Would you want to be a Conservative candidate in Burntwood?

Would you really want to be a Conservative Party candidate when their government’s new local NHS services organisation, the Integrated Care Board, is going to close the Burntwood Health and Wellbeing Centre next to the Leisure Centre and banish almost 5000 patients, sorry, they say “disperse”, to other GP surgeries?

In fact, what would you say (if you were a Conservative Party candidate) when asked: “When will you close the current health centre and when will you open the new one?”

Would you be honest and say, “It’s going to close in March 2024 and the building is due to be taken down in September 2024. The new one is not planned to be up and running until 2025.”

And then when asked if planning permission has been submitted yet?  Would you be honest and say, “NO.”?

So, then you are asked: “How long did Greenwood House Health Centre take to build?” and you, the Conservative Party candidate remember, says, “It took 2 years and 7 months after the planning application was submitted. Of course, that was over 13 years since it was promised – until the Conservative and LibDem Coalition Government changed local NHS organisation for the first time.”

News Release issued by the forerunner to the ICB in 2010

You are then asked: “Has the Integrated Care Board, that your government set up, consulted the 5000 patients – or the patients that will be affected in other surgeries?”  Of course, you, the Conservative Candidate, must answer, “No. The rules mean they do not have to, and they aren’t.”

Then, when the voter has recovered from this astonishing admission you are asked if the other surgeries have room for even more patients. You have to admit that just in January “There were 951 patients waiting more that 28 days for an appointment at the Darwin Medical Centre and 58 patients at Salters Meadow Health Centre.”

Exasperated, the voter says, “But at least our Conservative MP is trying stop this appalling situation for his electors, isn’t he?”

Of course, you, the unlucky representative for the local Conservatives, have now made your excuses and left.  

A brighter Burntwood

Burntwood Town Council have agreed to add flower planters to some junctions leading up to the traffic islands in the town.

Members of the Policy and Resources Committee I chair supported proposals to buy 21 planters for junctions such as the “skoda” island and the junctions with Milestone Way to brighten up the town.

It is not straightforward to replant the traffic islands them selves but we can, with the County Council’s permission, add planters in the road splits leading up to them.

We hope this will improve the junctions and cheer residents and drivers up for most of the year.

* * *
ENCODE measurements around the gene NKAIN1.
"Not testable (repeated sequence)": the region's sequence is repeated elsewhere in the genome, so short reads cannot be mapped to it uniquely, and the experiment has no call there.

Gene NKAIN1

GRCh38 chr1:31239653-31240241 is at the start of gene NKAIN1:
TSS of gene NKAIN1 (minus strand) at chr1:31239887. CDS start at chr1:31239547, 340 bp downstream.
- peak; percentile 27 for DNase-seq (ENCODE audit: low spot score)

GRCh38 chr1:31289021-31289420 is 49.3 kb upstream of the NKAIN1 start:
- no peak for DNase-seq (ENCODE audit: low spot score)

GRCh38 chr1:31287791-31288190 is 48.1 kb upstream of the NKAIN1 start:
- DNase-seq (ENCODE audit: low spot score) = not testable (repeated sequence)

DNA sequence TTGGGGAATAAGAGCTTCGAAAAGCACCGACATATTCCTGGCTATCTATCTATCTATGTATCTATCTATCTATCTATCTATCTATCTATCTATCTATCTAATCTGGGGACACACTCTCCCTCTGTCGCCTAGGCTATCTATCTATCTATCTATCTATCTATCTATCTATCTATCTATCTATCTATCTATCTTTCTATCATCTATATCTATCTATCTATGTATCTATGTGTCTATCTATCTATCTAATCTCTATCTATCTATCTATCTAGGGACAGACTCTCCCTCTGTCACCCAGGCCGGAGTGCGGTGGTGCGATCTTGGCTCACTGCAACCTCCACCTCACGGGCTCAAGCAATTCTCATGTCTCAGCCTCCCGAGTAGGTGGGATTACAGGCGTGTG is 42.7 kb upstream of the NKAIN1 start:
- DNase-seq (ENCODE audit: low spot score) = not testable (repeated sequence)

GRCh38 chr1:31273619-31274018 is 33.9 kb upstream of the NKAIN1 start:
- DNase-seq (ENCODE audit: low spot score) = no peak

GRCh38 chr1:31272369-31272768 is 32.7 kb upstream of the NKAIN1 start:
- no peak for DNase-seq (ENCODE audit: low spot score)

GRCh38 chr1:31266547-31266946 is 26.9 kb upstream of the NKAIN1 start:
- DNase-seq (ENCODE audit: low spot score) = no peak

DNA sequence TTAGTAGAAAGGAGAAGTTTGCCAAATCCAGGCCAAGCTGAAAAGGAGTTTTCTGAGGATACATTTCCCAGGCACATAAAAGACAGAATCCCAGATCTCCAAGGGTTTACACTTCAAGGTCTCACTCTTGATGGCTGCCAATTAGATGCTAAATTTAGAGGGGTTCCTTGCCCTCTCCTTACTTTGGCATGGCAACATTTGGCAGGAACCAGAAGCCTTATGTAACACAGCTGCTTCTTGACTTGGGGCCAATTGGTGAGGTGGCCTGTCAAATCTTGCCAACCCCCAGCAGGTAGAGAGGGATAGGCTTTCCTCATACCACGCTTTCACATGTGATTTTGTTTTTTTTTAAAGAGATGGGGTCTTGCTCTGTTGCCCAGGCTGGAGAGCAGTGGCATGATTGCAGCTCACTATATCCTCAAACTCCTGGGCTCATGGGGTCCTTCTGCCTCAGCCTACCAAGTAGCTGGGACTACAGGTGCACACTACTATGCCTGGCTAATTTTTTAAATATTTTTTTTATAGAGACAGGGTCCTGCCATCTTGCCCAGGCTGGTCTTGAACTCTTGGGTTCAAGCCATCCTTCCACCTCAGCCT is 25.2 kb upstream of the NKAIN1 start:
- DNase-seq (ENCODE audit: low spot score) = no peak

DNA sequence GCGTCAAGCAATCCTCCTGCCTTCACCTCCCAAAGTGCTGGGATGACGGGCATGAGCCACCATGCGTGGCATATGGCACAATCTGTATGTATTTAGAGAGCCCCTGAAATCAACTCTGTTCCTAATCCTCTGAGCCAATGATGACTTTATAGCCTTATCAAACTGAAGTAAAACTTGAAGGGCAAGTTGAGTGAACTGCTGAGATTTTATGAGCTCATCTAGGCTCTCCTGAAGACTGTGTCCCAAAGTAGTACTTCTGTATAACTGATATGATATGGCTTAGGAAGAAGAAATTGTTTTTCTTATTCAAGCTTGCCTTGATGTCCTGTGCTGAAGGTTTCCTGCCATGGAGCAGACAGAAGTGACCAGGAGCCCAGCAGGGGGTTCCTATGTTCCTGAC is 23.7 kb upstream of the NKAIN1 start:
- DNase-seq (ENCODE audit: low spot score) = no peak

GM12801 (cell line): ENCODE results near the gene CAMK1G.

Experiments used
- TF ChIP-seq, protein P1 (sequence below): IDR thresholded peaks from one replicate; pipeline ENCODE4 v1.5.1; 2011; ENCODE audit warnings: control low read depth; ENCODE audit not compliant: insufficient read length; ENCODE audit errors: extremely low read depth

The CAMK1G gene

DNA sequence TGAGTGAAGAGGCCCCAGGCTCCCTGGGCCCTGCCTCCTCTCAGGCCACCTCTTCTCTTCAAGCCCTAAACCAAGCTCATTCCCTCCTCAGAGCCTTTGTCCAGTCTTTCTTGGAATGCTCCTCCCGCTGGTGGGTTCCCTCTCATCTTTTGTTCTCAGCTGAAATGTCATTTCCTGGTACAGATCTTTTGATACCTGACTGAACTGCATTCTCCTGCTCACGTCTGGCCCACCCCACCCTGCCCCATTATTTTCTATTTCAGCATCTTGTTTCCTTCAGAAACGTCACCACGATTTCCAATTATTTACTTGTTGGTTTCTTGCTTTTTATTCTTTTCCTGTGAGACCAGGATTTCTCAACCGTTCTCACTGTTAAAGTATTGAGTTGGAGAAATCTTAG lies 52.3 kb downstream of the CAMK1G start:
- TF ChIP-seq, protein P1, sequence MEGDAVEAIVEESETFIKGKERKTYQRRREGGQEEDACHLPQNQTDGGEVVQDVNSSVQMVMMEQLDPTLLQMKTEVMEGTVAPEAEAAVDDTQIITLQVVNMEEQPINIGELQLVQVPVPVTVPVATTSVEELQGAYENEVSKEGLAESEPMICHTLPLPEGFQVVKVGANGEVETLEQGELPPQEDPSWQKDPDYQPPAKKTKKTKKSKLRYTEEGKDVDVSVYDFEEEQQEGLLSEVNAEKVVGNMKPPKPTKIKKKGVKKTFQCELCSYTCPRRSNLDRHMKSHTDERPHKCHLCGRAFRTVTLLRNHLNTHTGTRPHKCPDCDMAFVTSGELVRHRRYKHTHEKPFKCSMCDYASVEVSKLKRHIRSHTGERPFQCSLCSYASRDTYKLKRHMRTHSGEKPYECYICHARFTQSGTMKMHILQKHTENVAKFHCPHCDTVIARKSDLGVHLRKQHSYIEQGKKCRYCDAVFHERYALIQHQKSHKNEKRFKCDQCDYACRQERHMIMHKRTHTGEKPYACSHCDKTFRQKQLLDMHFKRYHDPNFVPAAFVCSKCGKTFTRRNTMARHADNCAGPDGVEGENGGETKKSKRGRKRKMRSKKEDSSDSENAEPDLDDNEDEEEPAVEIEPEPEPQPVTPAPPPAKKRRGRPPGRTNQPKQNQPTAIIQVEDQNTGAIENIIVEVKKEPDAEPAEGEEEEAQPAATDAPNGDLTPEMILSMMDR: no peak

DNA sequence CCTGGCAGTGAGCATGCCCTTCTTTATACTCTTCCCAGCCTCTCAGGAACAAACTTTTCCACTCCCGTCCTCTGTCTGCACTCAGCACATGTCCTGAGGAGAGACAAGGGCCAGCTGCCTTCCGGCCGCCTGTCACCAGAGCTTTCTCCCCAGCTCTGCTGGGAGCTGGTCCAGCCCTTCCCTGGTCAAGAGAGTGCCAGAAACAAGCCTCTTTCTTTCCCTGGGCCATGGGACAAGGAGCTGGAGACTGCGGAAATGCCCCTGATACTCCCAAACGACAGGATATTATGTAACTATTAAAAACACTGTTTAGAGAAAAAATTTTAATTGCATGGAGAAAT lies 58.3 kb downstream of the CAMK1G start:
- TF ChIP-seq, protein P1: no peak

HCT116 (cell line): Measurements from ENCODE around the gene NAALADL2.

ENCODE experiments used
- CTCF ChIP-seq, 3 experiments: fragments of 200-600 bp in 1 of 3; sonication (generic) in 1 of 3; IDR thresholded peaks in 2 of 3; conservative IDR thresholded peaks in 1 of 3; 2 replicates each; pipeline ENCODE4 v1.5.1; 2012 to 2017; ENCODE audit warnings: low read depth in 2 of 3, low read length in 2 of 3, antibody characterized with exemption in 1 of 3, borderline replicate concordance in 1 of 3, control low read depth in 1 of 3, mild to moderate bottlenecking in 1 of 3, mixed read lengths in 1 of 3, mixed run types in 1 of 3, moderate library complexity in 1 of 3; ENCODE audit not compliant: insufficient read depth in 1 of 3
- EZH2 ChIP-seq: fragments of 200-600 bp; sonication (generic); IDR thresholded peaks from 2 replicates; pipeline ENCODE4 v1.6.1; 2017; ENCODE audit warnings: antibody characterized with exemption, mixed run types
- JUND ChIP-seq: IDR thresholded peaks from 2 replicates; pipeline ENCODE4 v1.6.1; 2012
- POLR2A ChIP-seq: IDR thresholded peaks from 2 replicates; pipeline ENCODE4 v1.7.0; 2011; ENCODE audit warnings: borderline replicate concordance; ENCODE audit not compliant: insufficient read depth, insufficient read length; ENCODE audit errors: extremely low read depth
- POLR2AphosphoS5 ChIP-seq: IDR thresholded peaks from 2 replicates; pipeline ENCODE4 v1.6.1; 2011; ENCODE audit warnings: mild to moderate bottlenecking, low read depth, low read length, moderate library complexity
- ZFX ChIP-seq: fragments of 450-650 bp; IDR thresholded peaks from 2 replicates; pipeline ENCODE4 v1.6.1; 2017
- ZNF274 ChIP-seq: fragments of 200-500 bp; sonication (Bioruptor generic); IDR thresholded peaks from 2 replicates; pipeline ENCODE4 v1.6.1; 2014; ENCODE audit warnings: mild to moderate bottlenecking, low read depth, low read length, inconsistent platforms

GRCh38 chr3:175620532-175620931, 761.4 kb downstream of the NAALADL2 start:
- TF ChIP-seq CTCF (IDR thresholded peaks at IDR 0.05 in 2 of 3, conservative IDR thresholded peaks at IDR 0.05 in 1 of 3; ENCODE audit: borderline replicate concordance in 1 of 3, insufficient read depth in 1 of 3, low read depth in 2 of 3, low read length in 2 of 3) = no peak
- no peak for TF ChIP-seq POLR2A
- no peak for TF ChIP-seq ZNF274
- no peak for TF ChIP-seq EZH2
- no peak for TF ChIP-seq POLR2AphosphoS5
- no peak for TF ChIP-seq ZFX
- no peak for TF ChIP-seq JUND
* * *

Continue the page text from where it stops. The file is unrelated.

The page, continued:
Leisure centres like Lichfield District’s under threat because of Government’s lack of help

Without further Government support a November survey by Ukactive showed that 40 per cent of council areas will likely see leisure centres close or services reduce before 31 March 2023. Three quarters (74 per cent) of council areas are classified as ‘unsecure’, meaning there is risk of closure or reduced services before 31 March 2024 Local Government Association.

Just over five years ago when the District Council awarded Freedom Leisure the contract the then Cabinet Member for Leisure, now Deputy Leader, Iain Eadie said:

“Where Freedom has taken over the operation of leisure centres in other areas of the country, such as Wrexham and Arun, participation levels have gone up, significant investment into the facilities has taken place, and local communities have responded well to the wider opportunities to live healthier, more active lifestyles, and to make the most of their leisure time.”

Freedom Leisure has had help from other councils because of energy costs – including Wrexham Council and Arun Council in October last year.

Why not Lichfield District?

I hope to find out tomorrow when Cllr Wilcox and I meet with the Chief Executive over the issue. Why wasn’t the same action taken by LDC as Wrexham, Arun and many other councils have done? It seems a sudden decision withour going through the proper Scrutiny process. After all the Committee met only 11 days ago to discuss the Council’s finances for the year ahead.

The full text of the letter from Local Government Leaders to Jeremy Hunt and Michael Gove is below.

Rt Hon Jeremy Hunt
Chancellor of the Exchequer
HM Treasury
1 Horse Guards Road

Rt Hon Michael Gove
Secretary of State for Levelling up, housing and communities (DLUHC)
2 Marsham Street

Cc Secretary of State for Health and Social Care

Cc Secretary of State for Digital, Culture, Media and Sport

23 January 2023

Dear Chancellor and Secretary of State,

Urgent support for public sport and leisure through crisis and transformation